Surprising Wine Pairings for Easter

Traditional choices like Merlot and Chardonnay are great, but why not be daring with edgier options like Albano or Pink Port with tonic?

Easter is a time of devout religious observances, but it also has its more secular side as a holiday that celebrates the onset of spring, a time when family and friends gather for fun, food, and good wine.

You can’t go wrong with traditional pairings that feature classic Merlots and Chardonnays, but perhaps this year you want to start your own traditions with wines that are edgier, even off-the-wall. Here are some food-wine pairings that are as safe or as daring as you want to be.


The Dish: Baked Ham

Traditional pairing: The sweetness of the ham and its lighter red-meat flavors make it ideal for Cabernet Franc-based rosés from the Loire Valley and lighter Pinot Noirs.
Edgier pairing: Try the fruitier Merlot-based rosés from eastern Long Island and the crisper Pinot Neros from Alto Adige.
More off-the-wall: Croft’s Pink Port over ice, mixed equally with crisp tonic or soda water.


The Dish: Lamb Chops

Traditional pairing: Merlot-based wines from affordable producers in St-Emilion such as Château Corbin
Edgier pairing: If you want to stay with Merlot but try a different venue, opt for one from Mercer in eastern Washington or one from Gimblett Gravels (Craggy Range’s “Sophia” blend) in New Zealand.
More off-the-wall: A Sangiovese-based Rosso di Montalcino.


The Dish: Egg Creations (like soufflés and omelettes)

Traditional pairing: A good brut Champagne, or a sparkling wine from Schramsberg in northern California. 
Edgier pairing: A Sauvignon Blanc from Sonoma County, which will have fullness at middle body and crispness in the finish.
More off-the-wall: A Chenin Blanc from South Africa, particularly if the egg is combined with cheese.  If there’s meat involved, try a lighter red, such as an everyday Valpolicella.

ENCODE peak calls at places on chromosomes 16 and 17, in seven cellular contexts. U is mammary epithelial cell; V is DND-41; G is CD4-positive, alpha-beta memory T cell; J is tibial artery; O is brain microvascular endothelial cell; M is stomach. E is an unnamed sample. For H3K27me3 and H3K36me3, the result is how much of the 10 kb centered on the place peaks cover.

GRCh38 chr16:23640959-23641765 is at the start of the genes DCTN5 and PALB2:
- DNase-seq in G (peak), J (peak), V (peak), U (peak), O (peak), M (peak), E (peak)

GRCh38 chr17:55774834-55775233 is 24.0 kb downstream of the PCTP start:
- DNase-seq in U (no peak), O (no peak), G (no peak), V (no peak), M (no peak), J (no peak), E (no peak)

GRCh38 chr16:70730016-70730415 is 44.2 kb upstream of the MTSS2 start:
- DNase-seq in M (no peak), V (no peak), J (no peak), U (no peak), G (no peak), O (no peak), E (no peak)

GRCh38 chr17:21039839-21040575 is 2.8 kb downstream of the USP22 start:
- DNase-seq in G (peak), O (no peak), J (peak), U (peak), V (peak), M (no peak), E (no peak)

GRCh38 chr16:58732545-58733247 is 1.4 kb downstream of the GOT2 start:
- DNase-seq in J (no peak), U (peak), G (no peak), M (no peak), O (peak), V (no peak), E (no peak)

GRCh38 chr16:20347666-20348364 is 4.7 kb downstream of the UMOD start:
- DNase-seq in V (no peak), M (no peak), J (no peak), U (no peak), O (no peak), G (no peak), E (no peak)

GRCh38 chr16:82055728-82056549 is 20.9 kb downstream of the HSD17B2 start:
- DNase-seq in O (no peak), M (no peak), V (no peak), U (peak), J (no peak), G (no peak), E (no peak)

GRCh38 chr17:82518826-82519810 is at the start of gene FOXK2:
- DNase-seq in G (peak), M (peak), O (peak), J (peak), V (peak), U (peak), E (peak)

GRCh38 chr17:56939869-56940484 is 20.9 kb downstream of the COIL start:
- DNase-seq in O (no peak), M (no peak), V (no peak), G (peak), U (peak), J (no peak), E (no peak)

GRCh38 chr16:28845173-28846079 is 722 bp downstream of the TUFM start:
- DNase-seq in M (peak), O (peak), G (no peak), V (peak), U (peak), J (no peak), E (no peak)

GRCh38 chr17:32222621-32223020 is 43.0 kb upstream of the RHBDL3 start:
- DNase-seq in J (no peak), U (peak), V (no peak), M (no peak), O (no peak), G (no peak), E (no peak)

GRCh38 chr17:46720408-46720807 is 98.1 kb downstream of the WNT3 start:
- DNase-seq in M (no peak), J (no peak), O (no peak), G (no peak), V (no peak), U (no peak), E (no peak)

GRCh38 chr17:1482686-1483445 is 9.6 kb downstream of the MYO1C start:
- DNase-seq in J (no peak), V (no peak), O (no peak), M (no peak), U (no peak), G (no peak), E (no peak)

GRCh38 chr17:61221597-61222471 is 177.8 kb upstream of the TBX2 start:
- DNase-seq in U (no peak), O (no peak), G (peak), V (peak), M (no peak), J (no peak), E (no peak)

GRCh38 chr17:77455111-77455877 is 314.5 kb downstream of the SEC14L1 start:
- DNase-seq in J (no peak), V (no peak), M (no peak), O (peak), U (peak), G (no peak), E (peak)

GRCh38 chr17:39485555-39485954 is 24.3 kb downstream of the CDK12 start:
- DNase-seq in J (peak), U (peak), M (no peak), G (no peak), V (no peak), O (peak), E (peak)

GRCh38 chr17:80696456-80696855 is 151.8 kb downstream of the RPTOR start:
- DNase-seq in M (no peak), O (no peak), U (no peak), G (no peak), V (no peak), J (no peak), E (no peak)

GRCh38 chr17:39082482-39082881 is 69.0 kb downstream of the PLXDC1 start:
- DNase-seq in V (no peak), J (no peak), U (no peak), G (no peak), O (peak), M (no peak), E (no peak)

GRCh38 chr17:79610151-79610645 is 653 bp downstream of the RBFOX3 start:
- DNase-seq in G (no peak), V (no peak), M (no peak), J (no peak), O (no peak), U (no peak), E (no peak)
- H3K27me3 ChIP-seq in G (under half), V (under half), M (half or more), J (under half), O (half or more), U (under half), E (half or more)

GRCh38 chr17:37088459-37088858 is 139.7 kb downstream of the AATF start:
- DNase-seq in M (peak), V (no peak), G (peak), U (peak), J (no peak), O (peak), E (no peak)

The Dish: Magiritsa (a traditional Greek fast-breaking lamb soup)

Traditional pairing: A native white Assyrtiko from Santorini island or a white blend from Domaine Gerovassiliou on the Macedonian mainland.
Edgier pairing: A fuller Soave from one of the hillside vineyards, such as Inama. 
More off-the-wall: A crisp but full-flavored fino Sherry from Spain.

The Dish: Lighter-meat Ocean Fish or Freshwater Trout

Traditional pairing:  A classic Chablis such as those from Joseph Drouhin
Edgier pairing: Try an Albano from Emilia-Romagna, a wine just waiting to be discovered. 
More off-the-wall: East Coasters should search their own backyards for aromatic, but crisp white blends coming from wineries such as Pennsylvania’s Va La Vineyards or Long Island’s Channing Daughters.


The Dish: Vegetarian Casseroles and Pasta Salads

Traditional pairing: A full-flavored, lightly oaky California Chardonnay, perhaps a Carneros selection from Frank Family Vineyards or Bouchaine
Edgier pairing: Pick one of the delicious Sauvignon Blancs from New Zealand’s Martinborough (not Marlborough) region, perhaps Palliser Estate or Ata Rangi
More off-the-wall: For drinkers who are sippers, a more alcoholic but still very smooth sake, such as the Watari Bune Junmai Ginjo.


The Dish: Arroz con Pollo

Traditional pairing: A white Rioja from the nutty-tasting Vidura grape.  
Edgier pairing: Go farther west to try an Albariño from Rias Baixas (you can buy it by the bottle, not just the glass!) 
More off-the-wall: Dry Creek Vineyards Chenin Blanc from Clarksburg, the white equivalent of a Cabernet Franc.


The Dish: Flame-grilled Red Meats

Traditional pairing: What else but a gaucho-hearty Malbec from Mendoza?  
Edgier pairing: A Paso Robles Syrah, such as one from Austin Hope or L’Aventure
More off-the-wall: A red blend from Portugal’s Alentejo region from a good producer, like Esporão.


In the end, wine and food pairing is a matter of personal preferences, so try your wines in advance before you put them on the table.

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